Poll: Americans Agree Country Living Is Better Than Urban and Suburban Living

Even more than race, I am convinced it is living in a suburb or a big city that drives people insane and transforms them into shitlib degenerates. This is obvious from the polling data across all Western countries. The “far right” is concentrated in rural areas and small towns.

Yahoo News:

“Fewer than one in five Americans live in a rural area these days, but far more would like to. When asked what type of community they would prefer to live in if they could live any place they wished, nearly half of Americans pick the country — far ahead of either the suburbs or a city.

Most people who live in small towns and rural areas seem to like where they live: 52% would continue to live in a rural area if they could live any place they wished. But nearly half of suburbanites would also prefer to live to live in the country, compared to just 22% who would prefer to live in a city. City dwellers are more divided, but the country is their top place to live, too. …”

Life is terrible here.

You don’t want to move here.

CLNS Media Network:

You Will Have More Space

Long gone will be the days of being cooped up in a city apartment. Experience all that the countryside has to offer. It is estimated around ninety-seven percent of the landmass occupied by the United States is considered rural. Expect to have ample space.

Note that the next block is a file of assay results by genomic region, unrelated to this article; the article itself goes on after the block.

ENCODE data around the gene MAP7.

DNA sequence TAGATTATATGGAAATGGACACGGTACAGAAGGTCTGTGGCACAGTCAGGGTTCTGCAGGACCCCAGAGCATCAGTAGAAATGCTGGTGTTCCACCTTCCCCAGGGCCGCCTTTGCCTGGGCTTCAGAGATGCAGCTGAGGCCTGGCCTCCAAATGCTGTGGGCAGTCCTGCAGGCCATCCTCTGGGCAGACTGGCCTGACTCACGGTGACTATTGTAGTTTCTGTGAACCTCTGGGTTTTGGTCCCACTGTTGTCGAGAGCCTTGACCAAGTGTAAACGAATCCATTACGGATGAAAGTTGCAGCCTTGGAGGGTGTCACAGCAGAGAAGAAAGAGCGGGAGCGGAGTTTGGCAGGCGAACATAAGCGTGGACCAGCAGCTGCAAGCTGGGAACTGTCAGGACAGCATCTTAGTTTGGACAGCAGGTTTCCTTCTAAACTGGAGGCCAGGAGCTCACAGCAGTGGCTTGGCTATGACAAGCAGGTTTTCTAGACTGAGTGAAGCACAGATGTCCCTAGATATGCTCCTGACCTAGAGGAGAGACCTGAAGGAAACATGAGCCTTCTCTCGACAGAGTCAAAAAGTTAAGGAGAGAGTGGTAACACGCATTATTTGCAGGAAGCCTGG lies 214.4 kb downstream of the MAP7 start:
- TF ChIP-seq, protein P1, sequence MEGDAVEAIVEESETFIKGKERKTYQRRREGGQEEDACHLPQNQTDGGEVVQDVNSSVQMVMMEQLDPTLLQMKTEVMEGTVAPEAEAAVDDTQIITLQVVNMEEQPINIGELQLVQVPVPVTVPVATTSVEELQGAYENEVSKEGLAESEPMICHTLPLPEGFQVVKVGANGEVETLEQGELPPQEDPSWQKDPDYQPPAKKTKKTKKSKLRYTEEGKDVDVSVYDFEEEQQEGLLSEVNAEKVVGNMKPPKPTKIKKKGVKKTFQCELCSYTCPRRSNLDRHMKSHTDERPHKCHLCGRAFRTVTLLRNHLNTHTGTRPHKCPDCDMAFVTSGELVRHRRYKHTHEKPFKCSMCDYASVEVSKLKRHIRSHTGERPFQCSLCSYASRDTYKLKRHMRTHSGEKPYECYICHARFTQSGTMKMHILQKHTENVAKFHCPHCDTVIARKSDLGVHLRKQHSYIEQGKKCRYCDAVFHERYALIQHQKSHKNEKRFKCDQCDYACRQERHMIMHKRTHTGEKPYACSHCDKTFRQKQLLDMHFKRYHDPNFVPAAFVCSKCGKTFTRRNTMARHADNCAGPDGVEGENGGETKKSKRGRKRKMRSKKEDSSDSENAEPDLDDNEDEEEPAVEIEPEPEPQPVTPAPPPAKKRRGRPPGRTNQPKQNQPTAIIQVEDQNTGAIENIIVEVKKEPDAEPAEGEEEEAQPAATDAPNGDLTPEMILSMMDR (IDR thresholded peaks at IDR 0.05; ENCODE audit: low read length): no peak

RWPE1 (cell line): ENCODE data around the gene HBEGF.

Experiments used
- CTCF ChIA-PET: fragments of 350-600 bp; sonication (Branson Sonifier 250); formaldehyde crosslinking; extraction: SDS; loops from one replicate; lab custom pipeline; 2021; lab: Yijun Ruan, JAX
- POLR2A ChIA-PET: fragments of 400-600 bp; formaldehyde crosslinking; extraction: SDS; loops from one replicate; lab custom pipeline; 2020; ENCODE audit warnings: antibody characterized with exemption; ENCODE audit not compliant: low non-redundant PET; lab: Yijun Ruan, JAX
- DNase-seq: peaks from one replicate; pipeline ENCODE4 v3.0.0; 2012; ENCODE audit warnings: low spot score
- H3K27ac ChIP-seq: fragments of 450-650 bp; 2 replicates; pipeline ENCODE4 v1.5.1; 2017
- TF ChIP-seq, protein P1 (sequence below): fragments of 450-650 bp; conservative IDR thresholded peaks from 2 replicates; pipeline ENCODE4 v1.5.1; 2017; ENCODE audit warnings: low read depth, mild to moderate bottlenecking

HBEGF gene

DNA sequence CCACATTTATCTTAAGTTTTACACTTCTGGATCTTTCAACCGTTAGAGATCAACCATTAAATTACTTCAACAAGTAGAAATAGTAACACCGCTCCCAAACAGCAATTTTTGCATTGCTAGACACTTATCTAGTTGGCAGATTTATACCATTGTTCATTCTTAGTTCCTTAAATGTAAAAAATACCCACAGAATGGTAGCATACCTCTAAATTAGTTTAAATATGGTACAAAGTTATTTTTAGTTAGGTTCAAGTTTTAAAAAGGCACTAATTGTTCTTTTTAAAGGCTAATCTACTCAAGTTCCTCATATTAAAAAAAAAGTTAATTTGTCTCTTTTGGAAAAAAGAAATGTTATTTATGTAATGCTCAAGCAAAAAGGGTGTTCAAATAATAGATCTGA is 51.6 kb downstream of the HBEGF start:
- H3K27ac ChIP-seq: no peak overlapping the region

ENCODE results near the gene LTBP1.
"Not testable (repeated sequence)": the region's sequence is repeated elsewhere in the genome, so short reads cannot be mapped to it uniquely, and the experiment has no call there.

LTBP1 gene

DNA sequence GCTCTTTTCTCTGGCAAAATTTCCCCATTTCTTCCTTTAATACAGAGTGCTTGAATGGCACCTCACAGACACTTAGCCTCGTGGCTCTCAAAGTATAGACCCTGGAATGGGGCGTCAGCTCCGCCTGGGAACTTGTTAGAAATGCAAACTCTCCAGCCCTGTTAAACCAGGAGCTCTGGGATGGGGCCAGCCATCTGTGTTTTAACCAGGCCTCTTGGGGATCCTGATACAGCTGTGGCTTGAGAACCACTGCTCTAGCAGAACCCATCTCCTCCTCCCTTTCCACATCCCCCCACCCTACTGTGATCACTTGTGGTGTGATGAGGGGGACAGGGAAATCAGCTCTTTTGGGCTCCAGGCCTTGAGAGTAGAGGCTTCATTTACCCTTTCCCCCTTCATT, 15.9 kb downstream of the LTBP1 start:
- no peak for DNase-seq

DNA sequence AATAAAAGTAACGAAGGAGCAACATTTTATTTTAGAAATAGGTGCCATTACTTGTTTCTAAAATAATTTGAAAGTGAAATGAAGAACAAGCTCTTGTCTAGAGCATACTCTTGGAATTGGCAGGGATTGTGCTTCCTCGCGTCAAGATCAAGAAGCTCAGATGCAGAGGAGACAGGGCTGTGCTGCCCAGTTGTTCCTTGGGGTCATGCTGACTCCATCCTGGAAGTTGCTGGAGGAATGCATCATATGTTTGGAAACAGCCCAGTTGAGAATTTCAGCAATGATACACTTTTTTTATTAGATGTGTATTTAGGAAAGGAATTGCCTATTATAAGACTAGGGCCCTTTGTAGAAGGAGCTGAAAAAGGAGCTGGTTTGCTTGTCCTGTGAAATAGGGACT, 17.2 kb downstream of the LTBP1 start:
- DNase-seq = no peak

Looking for a location more picturesque? Dreamt of raising livestock or owning lots of animals but have never had the space? Rural America is the solution. You can grow your own crops too; not something that is doable in bustling cities abundant with skyscrapers! 

Cheaper Cost of Living

Cities are expensive; there is no doubt about this. Housing is cheaper in rural areas. There is a higher percentage of homeowners in these areas. Swap renting a property in a city by purchasing one instead. Get more for your money by exploring the options available. 

When buying a rural property, use a USDA loan from reputable companies like The Home Loan Expert to do just that. Ideal if you do not have a lot of wealth to your name; get yourself on the housing ladder with zero-down-payment mortgages like these. 

Quieter Pace of Life

Rural America is not just for retirees or those with families. Rural neighborhoods are quieter and have less pollution than cities. Fewer cars on the roads mean fewer carbon emissions being produced.